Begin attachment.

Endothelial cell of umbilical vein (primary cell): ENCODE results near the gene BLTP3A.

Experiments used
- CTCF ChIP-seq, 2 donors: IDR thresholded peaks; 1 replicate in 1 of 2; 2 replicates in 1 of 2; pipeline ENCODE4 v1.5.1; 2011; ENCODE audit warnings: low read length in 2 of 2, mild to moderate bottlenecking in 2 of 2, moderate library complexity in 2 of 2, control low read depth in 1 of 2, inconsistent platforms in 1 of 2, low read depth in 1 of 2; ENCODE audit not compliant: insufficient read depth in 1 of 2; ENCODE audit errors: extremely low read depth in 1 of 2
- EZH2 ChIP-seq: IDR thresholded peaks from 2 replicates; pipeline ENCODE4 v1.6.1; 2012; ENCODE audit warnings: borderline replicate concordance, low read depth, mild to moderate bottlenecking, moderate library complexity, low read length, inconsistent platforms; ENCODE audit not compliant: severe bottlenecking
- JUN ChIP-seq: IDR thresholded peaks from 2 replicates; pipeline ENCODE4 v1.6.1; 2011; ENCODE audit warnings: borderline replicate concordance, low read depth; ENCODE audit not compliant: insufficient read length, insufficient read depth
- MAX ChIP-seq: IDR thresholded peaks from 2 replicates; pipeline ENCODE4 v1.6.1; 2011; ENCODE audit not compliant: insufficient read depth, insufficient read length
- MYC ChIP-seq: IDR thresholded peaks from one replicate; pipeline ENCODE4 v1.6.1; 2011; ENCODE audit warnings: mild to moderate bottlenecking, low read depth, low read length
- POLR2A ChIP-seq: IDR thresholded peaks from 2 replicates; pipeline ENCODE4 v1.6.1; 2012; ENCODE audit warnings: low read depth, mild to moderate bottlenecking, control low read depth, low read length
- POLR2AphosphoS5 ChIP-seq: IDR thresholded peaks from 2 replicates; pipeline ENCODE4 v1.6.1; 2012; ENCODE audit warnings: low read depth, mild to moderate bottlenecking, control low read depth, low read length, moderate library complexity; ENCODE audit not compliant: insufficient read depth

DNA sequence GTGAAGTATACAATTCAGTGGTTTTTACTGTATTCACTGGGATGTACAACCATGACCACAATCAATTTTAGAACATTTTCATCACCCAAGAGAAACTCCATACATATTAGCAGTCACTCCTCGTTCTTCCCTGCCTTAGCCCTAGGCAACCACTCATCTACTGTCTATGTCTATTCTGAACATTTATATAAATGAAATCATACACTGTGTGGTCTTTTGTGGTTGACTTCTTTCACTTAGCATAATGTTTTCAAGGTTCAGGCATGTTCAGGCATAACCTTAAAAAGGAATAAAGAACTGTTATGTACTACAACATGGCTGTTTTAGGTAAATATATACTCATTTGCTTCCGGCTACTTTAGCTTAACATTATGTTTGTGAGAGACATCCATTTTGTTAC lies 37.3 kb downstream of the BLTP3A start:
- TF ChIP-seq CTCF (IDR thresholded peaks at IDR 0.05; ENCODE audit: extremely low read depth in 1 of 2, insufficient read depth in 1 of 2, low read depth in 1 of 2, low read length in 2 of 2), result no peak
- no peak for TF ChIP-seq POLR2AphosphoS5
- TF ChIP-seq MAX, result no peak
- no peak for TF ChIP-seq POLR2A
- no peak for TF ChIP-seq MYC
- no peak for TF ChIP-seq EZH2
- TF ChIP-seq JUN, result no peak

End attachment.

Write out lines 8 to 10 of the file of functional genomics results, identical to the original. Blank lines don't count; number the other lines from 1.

- POLR2A ChIP-seq: IDR thresholded peaks from 2 replicates; pipeline ENCODE4 v1.6.1; 2012; ENCODE audit warnings: low read depth, mild to moderate bottlenecking, control low read depth, low read length
- POLR2AphosphoS5 ChIP-seq: IDR thresholded peaks from 2 replicates; pipeline ENCODE4 v1.6.1; 2012; ENCODE audit warnings: low read depth, mild to moderate bottlenecking, control low read depth, low read length, moderate library complexity; ENCODE audit not compliant: insufficient read depth

DNA sequence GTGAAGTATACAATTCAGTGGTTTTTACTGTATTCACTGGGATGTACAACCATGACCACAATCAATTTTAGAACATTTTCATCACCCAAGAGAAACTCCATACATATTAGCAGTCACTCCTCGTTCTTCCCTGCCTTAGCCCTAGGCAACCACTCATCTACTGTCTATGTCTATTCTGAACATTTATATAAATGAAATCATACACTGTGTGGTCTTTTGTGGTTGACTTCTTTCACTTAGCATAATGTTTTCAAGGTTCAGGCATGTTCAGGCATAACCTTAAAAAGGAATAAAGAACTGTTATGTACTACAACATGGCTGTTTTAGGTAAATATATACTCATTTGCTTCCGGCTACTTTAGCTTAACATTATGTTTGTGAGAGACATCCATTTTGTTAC lies 37.3 kb downstream of the BLTP3A start: